Let’s stop with the faux Facebook outrage

I think a lot of folks tend to forget that at its most basic, politics is about people.  Real people elect other real people to represent them and administer government, from your local mayor to the President of the United States.  It’s the interaction between people, ideas, policy and lawmaking that gives us politics.

What a lot of folks, particularly those who walk around in life with their chins out waiting to be offended, don’t seem to realize (or don’t want to accept) is that real people are just that – real.  They say dumb things.  They laugh at inappropriate times.  They make jokes that aren’t really funny about subjects that shouldn’t be joked about.  They are going to make mistakes.  There’s nothing wrong with that.  It’s part of being human.

Unless you’re in politics.  There, any off color joke isn’t just an off color joke, it’s evidence of latent racism/homophobia/bigotry/insensitivity.  Swearing is a moral failing, because well-educated people have large enough vocabularies that they don’t need to swear.  Never use words that you see your kids using, because serious people don’t say things like amazeballs or totes magotes, or use txt slang like IKR.  Sarcasm is something that should also never be contemplated – especially in the written word – because it’s so easily misinterpreted.  Somebody didn’t get your sarcasm?  Well, you’re an idiot for using it to begin with – what did you think was going to happen?  And don’t even think about irony.  You make a bad joke (like John Whitbeck did) and suddenly you’re antisemitic.  You make a sarcastic comment on Facebook (like Steve Martin did) and suddenly you hate women.  You misuse a swear word on Facebook you didn’t know was vulgar because you’re an old white guy who needs to get out more (like Bob FitzSimmonds did) and you are called upon to resign every position you hold.


Come on, people.  This insanity needs to stop.  Are we really going to howl that politicos should be held accountable for saying something dumb on the same medium where people spend large amounts of time posting pictures of cats talking in broken English?

I don’t care whether you are a Republican, a Democrat, a Libertarian or a Communist, at some point in your life you will say something stupid.  Politicos are no different from every other person in that regard.  Holding our politicians to a higher standard than regular people is ridiculous because they are simply that – regular people.  Being elected or appointed to office does not make you super human.  It doesn’t make you smarter than you were before you were elected.  It doesn’t make you any more or less virtuous.  We still expect our elected leaders to follow the same laws and morals as anybody else is expected to follow, and in areas where they have greater responsibility we do expect more of them – but that should always be about the job they’re holding.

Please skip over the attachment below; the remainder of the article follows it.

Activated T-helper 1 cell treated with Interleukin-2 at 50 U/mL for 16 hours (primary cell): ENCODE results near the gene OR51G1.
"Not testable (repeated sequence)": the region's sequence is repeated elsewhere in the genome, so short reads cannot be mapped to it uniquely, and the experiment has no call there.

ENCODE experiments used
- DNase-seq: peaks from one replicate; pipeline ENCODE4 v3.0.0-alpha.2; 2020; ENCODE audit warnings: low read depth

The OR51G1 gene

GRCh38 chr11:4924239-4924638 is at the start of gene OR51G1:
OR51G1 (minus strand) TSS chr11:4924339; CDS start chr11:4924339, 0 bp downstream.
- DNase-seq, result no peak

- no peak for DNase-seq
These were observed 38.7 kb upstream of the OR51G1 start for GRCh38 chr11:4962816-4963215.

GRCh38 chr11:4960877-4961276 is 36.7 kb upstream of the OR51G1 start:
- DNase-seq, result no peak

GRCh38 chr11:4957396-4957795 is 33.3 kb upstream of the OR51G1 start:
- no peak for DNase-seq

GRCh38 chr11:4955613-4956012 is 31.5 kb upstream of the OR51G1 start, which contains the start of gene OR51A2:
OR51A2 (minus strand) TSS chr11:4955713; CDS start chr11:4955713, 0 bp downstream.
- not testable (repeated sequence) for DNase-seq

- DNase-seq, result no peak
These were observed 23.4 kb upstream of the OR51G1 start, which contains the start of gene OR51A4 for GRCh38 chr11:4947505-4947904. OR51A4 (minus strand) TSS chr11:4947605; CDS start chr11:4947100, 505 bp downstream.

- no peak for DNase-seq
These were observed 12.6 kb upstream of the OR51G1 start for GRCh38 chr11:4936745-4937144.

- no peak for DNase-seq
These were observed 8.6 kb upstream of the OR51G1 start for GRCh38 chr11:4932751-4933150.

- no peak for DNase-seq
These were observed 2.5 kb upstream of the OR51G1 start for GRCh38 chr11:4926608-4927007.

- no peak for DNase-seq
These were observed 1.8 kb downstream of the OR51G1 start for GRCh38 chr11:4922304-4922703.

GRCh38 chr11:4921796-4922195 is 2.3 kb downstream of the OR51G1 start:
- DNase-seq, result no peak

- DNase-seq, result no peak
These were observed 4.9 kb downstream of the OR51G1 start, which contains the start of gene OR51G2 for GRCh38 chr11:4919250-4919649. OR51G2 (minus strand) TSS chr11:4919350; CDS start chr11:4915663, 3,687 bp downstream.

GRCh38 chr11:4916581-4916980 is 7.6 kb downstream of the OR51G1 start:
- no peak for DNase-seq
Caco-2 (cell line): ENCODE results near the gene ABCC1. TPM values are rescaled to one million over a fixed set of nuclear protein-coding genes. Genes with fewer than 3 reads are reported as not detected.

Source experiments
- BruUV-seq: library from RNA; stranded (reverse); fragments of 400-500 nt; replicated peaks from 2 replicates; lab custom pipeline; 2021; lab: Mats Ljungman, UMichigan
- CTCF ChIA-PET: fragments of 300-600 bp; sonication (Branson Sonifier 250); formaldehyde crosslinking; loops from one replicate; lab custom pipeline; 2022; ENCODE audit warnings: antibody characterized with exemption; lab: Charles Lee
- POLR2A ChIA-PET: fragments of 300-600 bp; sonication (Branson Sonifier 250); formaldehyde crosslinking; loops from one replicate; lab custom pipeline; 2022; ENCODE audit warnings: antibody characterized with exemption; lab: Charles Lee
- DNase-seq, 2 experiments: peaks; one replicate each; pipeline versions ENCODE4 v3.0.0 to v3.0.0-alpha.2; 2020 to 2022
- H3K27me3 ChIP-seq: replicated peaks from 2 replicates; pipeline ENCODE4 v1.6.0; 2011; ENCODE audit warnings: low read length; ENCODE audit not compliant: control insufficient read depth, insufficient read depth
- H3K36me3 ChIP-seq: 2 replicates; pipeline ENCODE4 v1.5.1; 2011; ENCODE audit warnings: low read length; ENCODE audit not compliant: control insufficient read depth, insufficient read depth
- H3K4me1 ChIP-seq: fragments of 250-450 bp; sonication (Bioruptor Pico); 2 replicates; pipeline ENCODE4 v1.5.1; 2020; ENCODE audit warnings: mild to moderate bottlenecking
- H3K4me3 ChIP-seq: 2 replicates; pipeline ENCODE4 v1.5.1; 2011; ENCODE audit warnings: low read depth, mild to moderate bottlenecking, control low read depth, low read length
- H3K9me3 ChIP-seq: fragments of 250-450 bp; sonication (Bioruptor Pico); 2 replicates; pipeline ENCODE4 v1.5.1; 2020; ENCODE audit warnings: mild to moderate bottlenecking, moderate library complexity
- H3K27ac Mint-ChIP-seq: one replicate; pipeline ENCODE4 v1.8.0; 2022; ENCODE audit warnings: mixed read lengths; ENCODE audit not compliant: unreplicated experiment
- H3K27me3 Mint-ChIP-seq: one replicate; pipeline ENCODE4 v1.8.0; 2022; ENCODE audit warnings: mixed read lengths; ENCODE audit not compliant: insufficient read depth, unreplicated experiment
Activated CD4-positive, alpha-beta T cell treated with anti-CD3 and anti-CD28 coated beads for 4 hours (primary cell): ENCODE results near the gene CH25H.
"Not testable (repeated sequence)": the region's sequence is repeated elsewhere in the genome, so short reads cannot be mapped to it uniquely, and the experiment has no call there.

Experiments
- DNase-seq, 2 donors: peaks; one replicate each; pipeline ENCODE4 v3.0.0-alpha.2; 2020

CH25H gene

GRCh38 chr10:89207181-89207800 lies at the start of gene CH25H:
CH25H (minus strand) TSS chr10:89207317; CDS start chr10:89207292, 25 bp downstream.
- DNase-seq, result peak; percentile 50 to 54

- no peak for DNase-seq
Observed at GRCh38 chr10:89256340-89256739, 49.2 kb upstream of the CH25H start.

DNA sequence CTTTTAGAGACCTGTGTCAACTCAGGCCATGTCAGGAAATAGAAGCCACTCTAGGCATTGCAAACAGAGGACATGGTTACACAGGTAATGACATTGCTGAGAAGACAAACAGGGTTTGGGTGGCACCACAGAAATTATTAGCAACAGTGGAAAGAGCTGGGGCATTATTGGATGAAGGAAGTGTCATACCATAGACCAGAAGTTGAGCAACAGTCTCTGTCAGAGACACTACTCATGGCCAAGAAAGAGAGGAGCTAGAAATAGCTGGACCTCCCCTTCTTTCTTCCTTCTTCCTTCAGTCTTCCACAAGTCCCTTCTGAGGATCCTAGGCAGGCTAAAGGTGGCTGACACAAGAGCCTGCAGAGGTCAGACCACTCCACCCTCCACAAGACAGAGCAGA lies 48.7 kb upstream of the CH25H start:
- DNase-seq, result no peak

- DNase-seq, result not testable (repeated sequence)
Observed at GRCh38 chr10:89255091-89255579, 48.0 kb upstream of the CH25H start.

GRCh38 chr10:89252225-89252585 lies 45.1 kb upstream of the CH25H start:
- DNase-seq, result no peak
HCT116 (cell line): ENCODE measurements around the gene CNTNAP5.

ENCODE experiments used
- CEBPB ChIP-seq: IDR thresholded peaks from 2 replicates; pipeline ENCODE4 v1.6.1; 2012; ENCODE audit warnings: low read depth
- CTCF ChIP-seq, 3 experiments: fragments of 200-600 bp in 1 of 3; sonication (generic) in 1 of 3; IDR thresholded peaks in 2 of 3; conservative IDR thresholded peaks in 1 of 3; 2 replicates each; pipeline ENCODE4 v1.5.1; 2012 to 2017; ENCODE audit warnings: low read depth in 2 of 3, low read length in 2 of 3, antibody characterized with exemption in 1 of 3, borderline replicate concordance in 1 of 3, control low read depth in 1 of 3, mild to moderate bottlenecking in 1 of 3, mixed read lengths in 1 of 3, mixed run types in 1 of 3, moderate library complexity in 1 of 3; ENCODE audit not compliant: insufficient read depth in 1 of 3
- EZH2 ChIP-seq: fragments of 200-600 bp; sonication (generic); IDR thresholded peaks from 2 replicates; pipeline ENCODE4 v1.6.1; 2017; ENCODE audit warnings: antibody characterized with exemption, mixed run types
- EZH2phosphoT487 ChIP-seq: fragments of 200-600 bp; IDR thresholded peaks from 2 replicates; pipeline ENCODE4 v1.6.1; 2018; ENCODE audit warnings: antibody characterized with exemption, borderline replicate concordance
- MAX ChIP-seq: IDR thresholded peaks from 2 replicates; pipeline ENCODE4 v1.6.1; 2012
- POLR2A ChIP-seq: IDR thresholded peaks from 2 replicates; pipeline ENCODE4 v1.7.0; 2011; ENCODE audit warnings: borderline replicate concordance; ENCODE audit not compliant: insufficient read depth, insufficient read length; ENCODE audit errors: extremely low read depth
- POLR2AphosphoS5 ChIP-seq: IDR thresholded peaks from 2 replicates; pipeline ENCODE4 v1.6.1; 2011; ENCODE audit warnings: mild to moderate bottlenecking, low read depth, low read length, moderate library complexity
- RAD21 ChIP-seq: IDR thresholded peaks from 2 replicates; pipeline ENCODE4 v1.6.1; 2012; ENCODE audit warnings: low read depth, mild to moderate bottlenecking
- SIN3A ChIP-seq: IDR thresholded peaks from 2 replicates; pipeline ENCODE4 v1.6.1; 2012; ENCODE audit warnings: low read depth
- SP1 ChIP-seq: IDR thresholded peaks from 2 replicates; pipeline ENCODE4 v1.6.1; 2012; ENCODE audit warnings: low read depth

This is part of the overall problem with politics in the internet age.  We communicate more now via the written word than at any time in history.  Email, text messages, blogs – you write more now than even the most prolific letter writers did a century ago, and more now than at any time since the invention of the telephone.  And, unlike a telephone call, everything you write is easily transferred, copied, cut and pasted, screenshot and thrown around. Thus, if you are looking for excuses to be offended, or you’re looking for a reason to mock or revile somebody, you can find it.  At some point, if you are desperate to smear somebody, you will find something they’ve written and you can spin it to make them look foolish or worse, which is exactly what HuffPo did to Senator Steve Martin earlier this week.  This is just one of the many downsides to such ubiquitous access to the internet.